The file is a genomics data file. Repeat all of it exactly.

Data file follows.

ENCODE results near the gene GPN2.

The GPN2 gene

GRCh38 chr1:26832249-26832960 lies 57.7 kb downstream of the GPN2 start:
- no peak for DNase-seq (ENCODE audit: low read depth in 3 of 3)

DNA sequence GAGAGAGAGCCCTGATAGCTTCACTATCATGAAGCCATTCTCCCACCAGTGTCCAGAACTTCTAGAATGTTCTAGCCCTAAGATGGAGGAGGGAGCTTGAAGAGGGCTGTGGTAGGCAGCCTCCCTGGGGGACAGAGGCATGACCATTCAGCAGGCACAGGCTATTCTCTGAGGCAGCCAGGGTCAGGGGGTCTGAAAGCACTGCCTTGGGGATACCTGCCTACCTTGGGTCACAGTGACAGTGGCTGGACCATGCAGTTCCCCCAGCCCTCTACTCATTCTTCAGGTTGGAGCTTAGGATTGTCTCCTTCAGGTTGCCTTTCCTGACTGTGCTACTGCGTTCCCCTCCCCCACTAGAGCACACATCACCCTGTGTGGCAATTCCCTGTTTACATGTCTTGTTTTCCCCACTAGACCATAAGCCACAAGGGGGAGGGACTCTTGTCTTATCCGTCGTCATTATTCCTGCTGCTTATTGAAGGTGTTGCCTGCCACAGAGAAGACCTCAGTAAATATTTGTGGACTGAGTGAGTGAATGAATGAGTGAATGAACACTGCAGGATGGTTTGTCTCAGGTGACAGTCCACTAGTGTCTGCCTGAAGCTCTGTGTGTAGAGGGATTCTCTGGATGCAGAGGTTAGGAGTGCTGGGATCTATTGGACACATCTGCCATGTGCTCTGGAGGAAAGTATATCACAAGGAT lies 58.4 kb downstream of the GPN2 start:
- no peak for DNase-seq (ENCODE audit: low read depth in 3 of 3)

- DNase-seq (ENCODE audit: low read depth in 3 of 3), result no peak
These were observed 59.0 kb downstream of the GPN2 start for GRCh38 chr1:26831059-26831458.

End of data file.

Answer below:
ENCODE results near the gene GPN2.

The GPN2 gene

GRCh38 chr1:26832249-26832960 lies 57.7 kb downstream of the GPN2 start:
- no peak for DNase-seq (ENCODE audit: low read depth in 3 of 3)

DNA sequence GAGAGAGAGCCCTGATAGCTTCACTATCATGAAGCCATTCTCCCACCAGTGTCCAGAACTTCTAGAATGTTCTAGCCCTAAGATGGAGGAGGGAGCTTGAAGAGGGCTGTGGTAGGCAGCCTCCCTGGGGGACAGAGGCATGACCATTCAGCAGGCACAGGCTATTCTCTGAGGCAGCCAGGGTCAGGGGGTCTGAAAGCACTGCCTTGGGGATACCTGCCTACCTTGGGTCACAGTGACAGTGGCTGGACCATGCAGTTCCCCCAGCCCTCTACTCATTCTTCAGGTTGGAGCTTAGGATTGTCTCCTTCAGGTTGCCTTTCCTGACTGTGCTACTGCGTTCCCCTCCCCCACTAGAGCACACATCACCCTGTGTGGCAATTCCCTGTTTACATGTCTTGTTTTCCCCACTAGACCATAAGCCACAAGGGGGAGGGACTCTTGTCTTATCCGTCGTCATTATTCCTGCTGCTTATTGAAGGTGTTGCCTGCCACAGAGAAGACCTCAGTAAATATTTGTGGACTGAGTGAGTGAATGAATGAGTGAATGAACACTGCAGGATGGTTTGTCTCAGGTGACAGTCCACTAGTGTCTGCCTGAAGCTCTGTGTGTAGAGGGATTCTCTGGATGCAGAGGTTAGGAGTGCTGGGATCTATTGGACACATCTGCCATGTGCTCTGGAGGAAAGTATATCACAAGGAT lies 58.4 kb downstream of the GPN2 start:
- no peak for DNase-seq (ENCODE audit: low read depth in 3 of 3)

- DNase-seq (ENCODE audit: low read depth in 3 of 3), result no peak
These were observed 59.0 kb downstream of the GPN2 start for GRCh38 chr1:26831059-26831458.